In 1973, the IBM Palo Alto Scientific Center developed a portable computer prototype known as SCAMP (Special Computer APL Machine Portable). It was based on the IBM Palm processor with a Phillips compact cassette drive, small CRT and fully functional keyboard. Two years later, in 1975, successful demonstrations of the SCAMP prototype led to the first commercial release of a "Luggable Computer", the IBM 5100. Examples, of other early "Luggable" computers included the MIT Suitcase Computer in 1975, the Xerox NoteTaker in 1976, and the Micro Star or Small One in 1979. They were followed by the first mass-produced microprocessor-based portable computer, the Osborne 1 in 1981; the Kapro in 1982; the first IBM PC compatible portable computer, the Compaq Portable in 1983; the first full-color portable computer, the Commodore SX-64 in 1984; and finally the Macintosh Portable in 1989.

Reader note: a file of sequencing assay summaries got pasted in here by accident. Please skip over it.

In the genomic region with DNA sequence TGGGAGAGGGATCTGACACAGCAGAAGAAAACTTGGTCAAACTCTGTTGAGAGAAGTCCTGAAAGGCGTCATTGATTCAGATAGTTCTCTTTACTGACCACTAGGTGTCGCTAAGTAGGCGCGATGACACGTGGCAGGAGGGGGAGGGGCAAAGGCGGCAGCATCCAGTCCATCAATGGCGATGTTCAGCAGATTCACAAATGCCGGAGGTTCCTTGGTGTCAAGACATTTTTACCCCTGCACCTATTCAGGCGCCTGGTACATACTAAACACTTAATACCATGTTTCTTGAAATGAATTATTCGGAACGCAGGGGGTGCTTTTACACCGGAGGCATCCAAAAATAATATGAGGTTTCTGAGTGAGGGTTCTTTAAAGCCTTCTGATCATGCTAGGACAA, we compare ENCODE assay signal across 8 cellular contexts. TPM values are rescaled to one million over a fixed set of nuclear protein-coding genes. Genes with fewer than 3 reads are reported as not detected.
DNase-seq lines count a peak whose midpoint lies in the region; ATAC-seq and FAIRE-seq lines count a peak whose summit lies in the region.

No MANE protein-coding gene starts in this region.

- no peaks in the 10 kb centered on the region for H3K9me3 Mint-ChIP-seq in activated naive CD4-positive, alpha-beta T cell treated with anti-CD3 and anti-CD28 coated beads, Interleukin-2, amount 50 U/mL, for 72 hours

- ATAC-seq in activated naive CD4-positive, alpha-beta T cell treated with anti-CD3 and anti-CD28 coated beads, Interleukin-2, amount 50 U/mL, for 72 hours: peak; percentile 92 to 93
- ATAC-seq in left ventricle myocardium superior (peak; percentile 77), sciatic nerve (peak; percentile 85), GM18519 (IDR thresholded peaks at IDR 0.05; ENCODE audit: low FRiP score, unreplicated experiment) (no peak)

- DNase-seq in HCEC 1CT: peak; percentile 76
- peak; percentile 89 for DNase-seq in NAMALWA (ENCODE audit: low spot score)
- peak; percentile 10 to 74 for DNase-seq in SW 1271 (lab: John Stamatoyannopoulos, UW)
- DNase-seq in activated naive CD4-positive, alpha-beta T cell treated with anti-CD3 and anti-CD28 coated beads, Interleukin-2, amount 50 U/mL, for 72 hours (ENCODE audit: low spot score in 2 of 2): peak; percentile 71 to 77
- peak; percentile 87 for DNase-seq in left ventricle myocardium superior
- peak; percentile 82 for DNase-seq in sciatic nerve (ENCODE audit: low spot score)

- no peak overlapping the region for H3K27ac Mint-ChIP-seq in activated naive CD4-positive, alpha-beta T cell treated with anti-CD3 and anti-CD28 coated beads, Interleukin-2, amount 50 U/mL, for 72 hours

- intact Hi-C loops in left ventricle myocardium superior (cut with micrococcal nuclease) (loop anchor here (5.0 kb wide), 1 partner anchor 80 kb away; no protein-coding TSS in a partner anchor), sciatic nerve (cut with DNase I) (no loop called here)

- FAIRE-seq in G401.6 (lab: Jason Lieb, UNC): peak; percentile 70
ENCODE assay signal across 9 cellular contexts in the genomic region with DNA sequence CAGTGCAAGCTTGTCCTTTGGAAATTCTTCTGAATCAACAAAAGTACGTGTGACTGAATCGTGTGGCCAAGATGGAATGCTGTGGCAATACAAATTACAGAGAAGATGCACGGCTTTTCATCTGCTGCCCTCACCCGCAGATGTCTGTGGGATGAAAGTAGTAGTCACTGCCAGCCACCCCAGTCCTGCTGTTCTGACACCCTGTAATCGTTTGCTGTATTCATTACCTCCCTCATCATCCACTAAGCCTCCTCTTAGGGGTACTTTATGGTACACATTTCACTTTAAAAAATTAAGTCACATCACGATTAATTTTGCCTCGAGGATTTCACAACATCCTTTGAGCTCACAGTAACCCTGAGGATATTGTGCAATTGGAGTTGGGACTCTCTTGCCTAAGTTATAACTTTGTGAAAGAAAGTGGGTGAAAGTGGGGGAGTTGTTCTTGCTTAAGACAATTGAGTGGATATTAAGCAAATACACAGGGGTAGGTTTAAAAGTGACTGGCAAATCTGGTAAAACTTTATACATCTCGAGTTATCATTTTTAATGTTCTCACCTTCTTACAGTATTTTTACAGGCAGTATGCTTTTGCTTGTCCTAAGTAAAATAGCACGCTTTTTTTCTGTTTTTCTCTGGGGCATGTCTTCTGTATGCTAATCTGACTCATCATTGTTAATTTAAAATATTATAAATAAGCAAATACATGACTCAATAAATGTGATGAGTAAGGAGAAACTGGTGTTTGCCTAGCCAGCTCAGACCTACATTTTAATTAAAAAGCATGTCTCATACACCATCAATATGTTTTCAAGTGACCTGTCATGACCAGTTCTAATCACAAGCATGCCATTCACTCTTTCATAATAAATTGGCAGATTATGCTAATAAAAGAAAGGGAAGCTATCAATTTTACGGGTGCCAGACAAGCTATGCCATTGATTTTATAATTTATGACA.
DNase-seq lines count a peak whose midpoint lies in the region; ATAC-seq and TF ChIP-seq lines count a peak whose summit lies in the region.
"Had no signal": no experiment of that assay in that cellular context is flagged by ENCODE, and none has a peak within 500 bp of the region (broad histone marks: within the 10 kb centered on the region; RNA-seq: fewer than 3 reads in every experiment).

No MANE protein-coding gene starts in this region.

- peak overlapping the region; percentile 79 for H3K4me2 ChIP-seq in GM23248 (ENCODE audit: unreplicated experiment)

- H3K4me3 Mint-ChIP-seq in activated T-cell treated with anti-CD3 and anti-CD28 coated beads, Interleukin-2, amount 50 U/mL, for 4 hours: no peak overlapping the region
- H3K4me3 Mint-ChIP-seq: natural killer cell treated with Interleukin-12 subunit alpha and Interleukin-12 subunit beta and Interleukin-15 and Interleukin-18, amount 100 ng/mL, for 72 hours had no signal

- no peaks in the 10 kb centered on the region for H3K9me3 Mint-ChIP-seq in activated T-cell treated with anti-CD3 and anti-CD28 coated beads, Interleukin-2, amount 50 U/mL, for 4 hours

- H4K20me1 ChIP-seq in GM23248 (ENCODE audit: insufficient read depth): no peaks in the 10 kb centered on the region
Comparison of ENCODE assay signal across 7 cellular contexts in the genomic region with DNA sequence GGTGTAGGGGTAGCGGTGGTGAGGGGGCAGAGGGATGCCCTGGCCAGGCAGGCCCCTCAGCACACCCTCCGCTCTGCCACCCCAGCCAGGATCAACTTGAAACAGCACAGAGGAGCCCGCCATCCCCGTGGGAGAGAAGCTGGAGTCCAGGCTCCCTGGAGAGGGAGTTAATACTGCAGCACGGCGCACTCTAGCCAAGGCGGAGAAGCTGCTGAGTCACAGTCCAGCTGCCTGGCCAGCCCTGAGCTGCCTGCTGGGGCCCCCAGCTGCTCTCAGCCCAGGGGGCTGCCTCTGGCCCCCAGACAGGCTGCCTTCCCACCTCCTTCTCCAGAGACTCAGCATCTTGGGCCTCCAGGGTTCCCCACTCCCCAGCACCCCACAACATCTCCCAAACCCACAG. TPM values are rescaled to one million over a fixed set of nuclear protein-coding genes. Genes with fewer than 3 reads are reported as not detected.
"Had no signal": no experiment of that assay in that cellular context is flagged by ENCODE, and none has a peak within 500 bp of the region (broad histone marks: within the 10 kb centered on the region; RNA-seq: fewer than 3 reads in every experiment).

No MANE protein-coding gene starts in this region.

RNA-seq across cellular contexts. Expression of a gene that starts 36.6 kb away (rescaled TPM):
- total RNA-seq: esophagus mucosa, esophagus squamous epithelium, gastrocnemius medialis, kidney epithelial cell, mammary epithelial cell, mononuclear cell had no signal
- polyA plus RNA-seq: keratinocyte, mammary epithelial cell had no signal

Ben Heck's Lunch Box Dev Kit Episode

     

     

    Directions:

    Step 1:  Log in or register on element14, it's easy and free.

    Step 2: Post in the comments section below and tell us how The Ben Heck Show influenced your passion for electronics. Videos, pictures and text are all welcomed forms of submission.

    Step 3:  Sit back, relax, and enjoy the show!  We will accept entries until 3:00pm CDT October 26th, 2016 and Ben, Karen, or Felix will announce the winner on YouTube after all entries have been carefully considered! If you need something to do between now and then make sure to check out what is happening This week on element14 Community, or watch more Ben at element14.com/TBHS.

     

    Bonus points if you comment and like your favorite episodes from Learn the Basics of Electronics with Ben!  Show your enthusiasm by liking or commenting on some or all of his guides: